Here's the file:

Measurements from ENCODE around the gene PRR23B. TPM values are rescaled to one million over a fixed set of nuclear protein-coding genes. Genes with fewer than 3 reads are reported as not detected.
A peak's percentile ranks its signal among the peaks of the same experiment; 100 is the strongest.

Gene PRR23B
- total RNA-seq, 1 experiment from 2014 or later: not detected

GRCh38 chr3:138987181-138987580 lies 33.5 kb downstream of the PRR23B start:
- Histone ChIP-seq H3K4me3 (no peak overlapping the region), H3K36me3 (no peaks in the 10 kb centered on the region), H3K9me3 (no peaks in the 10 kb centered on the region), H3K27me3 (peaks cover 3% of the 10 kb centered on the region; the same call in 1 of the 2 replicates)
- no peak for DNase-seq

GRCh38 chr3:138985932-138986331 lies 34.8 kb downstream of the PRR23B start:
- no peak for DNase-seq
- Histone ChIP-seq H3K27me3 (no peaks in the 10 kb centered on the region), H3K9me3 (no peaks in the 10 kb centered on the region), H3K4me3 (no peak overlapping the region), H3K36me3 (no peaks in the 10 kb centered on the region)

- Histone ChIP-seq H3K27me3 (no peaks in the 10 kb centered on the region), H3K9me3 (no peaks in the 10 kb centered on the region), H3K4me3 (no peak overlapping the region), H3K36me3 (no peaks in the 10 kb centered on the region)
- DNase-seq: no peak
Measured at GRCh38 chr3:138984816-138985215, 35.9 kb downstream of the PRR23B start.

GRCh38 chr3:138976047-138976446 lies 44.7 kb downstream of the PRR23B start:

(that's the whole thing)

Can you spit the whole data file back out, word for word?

Measurements from ENCODE around the gene PRR23B. TPM values are rescaled to one million over a fixed set of nuclear protein-coding genes. Genes with fewer than 3 reads are reported as not detected.
A peak's percentile ranks its signal among the peaks of the same experiment; 100 is the strongest.

Gene PRR23B
- total RNA-seq, 1 experiment from 2014 or later: not detected

GRCh38 chr3:138987181-138987580 lies 33.5 kb downstream of the PRR23B start:
- Histone ChIP-seq H3K4me3 (no peak overlapping the region), H3K36me3 (no peaks in the 10 kb centered on the region), H3K9me3 (no peaks in the 10 kb centered on the region), H3K27me3 (peaks cover 3% of the 10 kb centered on the region; the same call in 1 of the 2 replicates)
- no peak for DNase-seq

GRCh38 chr3:138985932-138986331 lies 34.8 kb downstream of the PRR23B start:
- no peak for DNase-seq
- Histone ChIP-seq H3K27me3 (no peaks in the 10 kb centered on the region), H3K9me3 (no peaks in the 10 kb centered on the region), H3K4me3 (no peak overlapping the region), H3K36me3 (no peaks in the 10 kb centered on the region)

- Histone ChIP-seq H3K27me3 (no peaks in the 10 kb centered on the region), H3K9me3 (no peaks in the 10 kb centered on the region), H3K4me3 (no peak overlapping the region), H3K36me3 (no peaks in the 10 kb centered on the region)
- DNase-seq: no peak
Measured at GRCh38 chr3:138984816-138985215, 35.9 kb downstream of the PRR23B start.

GRCh38 chr3:138976047-138976446 lies 44.7 kb downstream of the PRR23B start: